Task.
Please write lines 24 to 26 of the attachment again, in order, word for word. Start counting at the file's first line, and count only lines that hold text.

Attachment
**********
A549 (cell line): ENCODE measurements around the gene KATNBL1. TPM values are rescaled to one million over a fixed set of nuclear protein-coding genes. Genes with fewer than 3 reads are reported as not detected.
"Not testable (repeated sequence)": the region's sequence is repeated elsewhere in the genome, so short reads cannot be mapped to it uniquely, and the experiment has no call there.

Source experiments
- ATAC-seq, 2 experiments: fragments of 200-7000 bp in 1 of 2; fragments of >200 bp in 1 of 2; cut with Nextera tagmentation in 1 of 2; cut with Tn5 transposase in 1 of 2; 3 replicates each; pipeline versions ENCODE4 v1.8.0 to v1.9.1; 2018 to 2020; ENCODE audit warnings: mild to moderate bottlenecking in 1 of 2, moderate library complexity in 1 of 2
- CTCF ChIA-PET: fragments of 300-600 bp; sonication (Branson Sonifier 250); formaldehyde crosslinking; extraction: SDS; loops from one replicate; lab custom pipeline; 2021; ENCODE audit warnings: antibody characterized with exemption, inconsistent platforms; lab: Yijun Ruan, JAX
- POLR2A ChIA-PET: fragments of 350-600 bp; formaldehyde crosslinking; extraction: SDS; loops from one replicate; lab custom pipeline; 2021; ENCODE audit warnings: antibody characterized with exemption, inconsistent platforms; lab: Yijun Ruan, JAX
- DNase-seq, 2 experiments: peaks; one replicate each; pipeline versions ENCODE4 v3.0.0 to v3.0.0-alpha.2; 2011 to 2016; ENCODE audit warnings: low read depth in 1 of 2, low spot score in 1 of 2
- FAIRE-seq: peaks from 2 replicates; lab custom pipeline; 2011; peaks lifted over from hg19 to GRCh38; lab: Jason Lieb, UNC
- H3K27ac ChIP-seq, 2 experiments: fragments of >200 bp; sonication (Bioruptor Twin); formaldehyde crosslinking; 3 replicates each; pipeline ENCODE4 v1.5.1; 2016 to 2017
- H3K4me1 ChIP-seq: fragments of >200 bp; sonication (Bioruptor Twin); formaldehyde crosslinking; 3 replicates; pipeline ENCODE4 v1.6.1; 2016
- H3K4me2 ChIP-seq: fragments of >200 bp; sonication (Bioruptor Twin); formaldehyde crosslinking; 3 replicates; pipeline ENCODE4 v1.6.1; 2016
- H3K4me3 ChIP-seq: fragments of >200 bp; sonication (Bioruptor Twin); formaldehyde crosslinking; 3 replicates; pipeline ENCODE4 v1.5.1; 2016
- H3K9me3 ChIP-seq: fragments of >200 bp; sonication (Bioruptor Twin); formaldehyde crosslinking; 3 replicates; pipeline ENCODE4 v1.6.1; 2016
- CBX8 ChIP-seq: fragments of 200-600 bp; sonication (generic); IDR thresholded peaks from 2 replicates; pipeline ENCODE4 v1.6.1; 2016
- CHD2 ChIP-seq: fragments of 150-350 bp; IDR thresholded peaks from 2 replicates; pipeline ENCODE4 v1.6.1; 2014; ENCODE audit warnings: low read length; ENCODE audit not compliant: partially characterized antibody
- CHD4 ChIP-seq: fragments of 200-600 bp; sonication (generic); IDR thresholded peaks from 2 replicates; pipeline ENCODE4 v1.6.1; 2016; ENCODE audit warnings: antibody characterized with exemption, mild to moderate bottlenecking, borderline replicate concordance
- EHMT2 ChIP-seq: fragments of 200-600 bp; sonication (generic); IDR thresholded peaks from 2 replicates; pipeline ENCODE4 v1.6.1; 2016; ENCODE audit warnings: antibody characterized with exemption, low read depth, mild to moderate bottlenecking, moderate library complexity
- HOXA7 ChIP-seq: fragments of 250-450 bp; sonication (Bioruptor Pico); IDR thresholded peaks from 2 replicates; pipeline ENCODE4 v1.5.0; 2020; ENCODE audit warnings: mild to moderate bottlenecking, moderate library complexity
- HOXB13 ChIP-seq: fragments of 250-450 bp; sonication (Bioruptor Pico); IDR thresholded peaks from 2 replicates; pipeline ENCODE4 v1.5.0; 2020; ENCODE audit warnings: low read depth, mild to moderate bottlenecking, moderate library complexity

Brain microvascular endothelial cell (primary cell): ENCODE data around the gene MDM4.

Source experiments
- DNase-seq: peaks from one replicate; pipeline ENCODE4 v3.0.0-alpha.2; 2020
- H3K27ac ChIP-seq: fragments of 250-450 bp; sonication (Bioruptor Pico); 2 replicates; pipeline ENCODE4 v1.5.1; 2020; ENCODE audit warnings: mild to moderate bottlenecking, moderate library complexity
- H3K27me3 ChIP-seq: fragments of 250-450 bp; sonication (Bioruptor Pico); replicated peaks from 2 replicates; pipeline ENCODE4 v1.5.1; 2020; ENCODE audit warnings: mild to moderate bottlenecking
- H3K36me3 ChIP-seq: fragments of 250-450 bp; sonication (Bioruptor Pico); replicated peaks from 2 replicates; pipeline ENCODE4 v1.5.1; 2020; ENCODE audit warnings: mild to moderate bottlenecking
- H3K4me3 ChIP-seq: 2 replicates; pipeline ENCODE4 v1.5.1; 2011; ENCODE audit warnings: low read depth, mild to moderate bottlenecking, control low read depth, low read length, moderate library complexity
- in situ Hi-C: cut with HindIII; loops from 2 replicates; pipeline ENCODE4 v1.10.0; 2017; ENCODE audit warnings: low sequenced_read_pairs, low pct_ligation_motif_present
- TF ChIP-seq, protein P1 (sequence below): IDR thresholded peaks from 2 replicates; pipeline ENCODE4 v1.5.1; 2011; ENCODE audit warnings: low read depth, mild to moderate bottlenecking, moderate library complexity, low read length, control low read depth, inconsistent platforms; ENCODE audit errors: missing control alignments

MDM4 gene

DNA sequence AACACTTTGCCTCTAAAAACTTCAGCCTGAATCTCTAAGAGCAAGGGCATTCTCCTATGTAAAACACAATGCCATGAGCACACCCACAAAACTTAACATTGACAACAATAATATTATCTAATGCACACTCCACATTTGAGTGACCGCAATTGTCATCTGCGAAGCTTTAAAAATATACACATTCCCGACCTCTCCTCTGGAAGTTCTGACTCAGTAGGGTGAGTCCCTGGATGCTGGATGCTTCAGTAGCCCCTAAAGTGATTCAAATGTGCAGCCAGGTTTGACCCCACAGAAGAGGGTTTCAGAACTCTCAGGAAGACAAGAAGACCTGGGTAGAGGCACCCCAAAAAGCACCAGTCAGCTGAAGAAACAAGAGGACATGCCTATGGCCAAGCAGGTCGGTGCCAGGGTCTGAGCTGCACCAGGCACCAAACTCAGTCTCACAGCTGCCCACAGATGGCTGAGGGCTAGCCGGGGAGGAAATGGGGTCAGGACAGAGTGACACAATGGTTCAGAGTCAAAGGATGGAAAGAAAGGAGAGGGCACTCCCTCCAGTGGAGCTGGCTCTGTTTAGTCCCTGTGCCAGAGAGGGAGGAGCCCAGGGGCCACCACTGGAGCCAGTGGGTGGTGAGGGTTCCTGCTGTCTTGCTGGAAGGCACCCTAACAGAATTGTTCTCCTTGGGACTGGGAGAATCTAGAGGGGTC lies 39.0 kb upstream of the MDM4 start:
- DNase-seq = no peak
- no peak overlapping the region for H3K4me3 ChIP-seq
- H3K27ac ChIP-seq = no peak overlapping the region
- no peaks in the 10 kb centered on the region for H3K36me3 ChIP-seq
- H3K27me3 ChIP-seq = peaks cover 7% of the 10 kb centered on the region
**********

- H3K27me3 ChIP-seq: fragments of 250-450 bp; sonication (Bioruptor Pico); replicated peaks from 2 replicates; pipeline ENCODE4 v1.5.1; 2020; ENCODE audit warnings: mild to moderate bottlenecking
- H3K36me3 ChIP-seq: fragments of 250-450 bp; sonication (Bioruptor Pico); replicated peaks from 2 replicates; pipeline ENCODE4 v1.5.1; 2020; ENCODE audit warnings: mild to moderate bottlenecking
- H3K4me3 ChIP-seq: 2 replicates; pipeline ENCODE4 v1.5.1; 2011; ENCODE audit warnings: low read depth, mild to moderate bottlenecking, control low read depth, low read length, moderate library complexity